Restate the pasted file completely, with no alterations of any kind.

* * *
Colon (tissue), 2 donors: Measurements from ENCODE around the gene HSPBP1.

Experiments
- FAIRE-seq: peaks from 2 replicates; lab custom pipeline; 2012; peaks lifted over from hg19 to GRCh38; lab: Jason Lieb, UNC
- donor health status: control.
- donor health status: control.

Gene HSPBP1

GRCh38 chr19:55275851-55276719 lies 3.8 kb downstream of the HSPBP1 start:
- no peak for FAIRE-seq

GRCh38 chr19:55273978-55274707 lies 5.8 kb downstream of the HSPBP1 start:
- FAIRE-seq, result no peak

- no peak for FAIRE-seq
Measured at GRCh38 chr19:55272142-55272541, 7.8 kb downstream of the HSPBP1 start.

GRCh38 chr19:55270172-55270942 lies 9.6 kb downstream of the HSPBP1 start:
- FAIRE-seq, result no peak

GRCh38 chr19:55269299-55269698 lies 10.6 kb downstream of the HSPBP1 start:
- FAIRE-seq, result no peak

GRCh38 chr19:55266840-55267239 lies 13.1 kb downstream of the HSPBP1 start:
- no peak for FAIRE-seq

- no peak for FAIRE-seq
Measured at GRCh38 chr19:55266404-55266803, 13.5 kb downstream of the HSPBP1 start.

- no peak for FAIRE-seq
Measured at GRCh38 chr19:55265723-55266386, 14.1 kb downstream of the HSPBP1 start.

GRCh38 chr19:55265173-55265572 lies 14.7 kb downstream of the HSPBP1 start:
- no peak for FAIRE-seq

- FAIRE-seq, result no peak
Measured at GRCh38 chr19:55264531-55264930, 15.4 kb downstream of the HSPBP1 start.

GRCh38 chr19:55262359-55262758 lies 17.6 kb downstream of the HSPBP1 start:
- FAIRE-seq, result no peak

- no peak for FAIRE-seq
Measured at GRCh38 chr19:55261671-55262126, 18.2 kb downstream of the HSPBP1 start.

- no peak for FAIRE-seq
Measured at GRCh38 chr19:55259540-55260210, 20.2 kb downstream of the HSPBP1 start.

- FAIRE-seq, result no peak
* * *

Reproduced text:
Colon (tissue), 2 donors: Measurements from ENCODE around the gene HSPBP1.

Experiments
- FAIRE-seq: peaks from 2 replicates; lab custom pipeline; 2012; peaks lifted over from hg19 to GRCh38; lab: Jason Lieb, UNC
- donor health status: control.
- donor health status: control.

Gene HSPBP1

GRCh38 chr19:55275851-55276719 lies 3.8 kb downstream of the HSPBP1 start:
- no peak for FAIRE-seq

GRCh38 chr19:55273978-55274707 lies 5.8 kb downstream of the HSPBP1 start:
- FAIRE-seq, result no peak

- no peak for FAIRE-seq
Measured at GRCh38 chr19:55272142-55272541, 7.8 kb downstream of the HSPBP1 start.

GRCh38 chr19:55270172-55270942 lies 9.6 kb downstream of the HSPBP1 start:
- FAIRE-seq, result no peak

GRCh38 chr19:55269299-55269698 lies 10.6 kb downstream of the HSPBP1 start:
- FAIRE-seq, result no peak

GRCh38 chr19:55266840-55267239 lies 13.1 kb downstream of the HSPBP1 start:
- no peak for FAIRE-seq

- no peak for FAIRE-seq
Measured at GRCh38 chr19:55266404-55266803, 13.5 kb downstream of the HSPBP1 start.

- no peak for FAIRE-seq
Measured at GRCh38 chr19:55265723-55266386, 14.1 kb downstream of the HSPBP1 start.

GRCh38 chr19:55265173-55265572 lies 14.7 kb downstream of the HSPBP1 start:
- no peak for FAIRE-seq

- FAIRE-seq, result no peak
Measured at GRCh38 chr19:55264531-55264930, 15.4 kb downstream of the HSPBP1 start.

GRCh38 chr19:55262359-55262758 lies 17.6 kb downstream of the HSPBP1 start:
- FAIRE-seq, result no peak

- no peak for FAIRE-seq
Measured at GRCh38 chr19:55261671-55262126, 18.2 kb downstream of the HSPBP1 start.

- no peak for FAIRE-seq
Measured at GRCh38 chr19:55259540-55260210, 20.2 kb downstream of the HSPBP1 start.

- FAIRE-seq, result no peak